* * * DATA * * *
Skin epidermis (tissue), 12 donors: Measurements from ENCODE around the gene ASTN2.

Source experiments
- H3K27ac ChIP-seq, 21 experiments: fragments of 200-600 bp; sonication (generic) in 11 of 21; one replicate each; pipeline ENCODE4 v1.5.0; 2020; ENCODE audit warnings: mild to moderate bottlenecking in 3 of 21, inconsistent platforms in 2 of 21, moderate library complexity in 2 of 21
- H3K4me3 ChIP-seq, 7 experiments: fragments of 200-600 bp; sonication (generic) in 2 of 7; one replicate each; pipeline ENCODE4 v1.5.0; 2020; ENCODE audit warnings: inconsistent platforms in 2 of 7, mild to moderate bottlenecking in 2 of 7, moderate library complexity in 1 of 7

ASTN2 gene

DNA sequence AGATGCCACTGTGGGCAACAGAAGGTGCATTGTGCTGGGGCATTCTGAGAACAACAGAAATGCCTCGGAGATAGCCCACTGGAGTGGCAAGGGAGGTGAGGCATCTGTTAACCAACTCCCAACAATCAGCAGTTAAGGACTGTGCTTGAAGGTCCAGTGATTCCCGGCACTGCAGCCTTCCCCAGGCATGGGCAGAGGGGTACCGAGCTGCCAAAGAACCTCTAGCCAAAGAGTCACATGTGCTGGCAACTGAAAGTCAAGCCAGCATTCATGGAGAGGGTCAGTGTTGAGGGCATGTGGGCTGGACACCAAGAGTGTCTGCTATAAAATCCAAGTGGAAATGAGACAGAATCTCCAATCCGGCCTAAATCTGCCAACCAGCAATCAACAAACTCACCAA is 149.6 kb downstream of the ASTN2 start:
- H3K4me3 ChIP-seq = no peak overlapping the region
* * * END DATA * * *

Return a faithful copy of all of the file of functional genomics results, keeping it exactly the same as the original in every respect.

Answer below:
Skin epidermis (tissue), 12 donors: Measurements from ENCODE around the gene ASTN2.

Source experiments
- H3K27ac ChIP-seq, 21 experiments: fragments of 200-600 bp; sonication (generic) in 11 of 21; one replicate each; pipeline ENCODE4 v1.5.0; 2020; ENCODE audit warnings: mild to moderate bottlenecking in 3 of 21, inconsistent platforms in 2 of 21, moderate library complexity in 2 of 21
- H3K4me3 ChIP-seq, 7 experiments: fragments of 200-600 bp; sonication (generic) in 2 of 7; one replicate each; pipeline ENCODE4 v1.5.0; 2020; ENCODE audit warnings: inconsistent platforms in 2 of 7, mild to moderate bottlenecking in 2 of 7, moderate library complexity in 1 of 7

ASTN2 gene

DNA sequence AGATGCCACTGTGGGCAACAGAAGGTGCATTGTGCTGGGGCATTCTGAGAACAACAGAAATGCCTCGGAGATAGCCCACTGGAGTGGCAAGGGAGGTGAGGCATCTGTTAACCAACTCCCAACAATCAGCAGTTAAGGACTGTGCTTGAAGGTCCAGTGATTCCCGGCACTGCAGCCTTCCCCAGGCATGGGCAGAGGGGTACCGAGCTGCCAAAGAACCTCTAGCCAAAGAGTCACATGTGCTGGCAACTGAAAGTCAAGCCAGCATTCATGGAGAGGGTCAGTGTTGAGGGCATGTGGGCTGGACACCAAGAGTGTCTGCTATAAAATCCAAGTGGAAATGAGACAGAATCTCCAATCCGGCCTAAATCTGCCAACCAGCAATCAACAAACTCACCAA is 149.6 kb downstream of the ASTN2 start:
- H3K4me3 ChIP-seq = no peak overlapping the region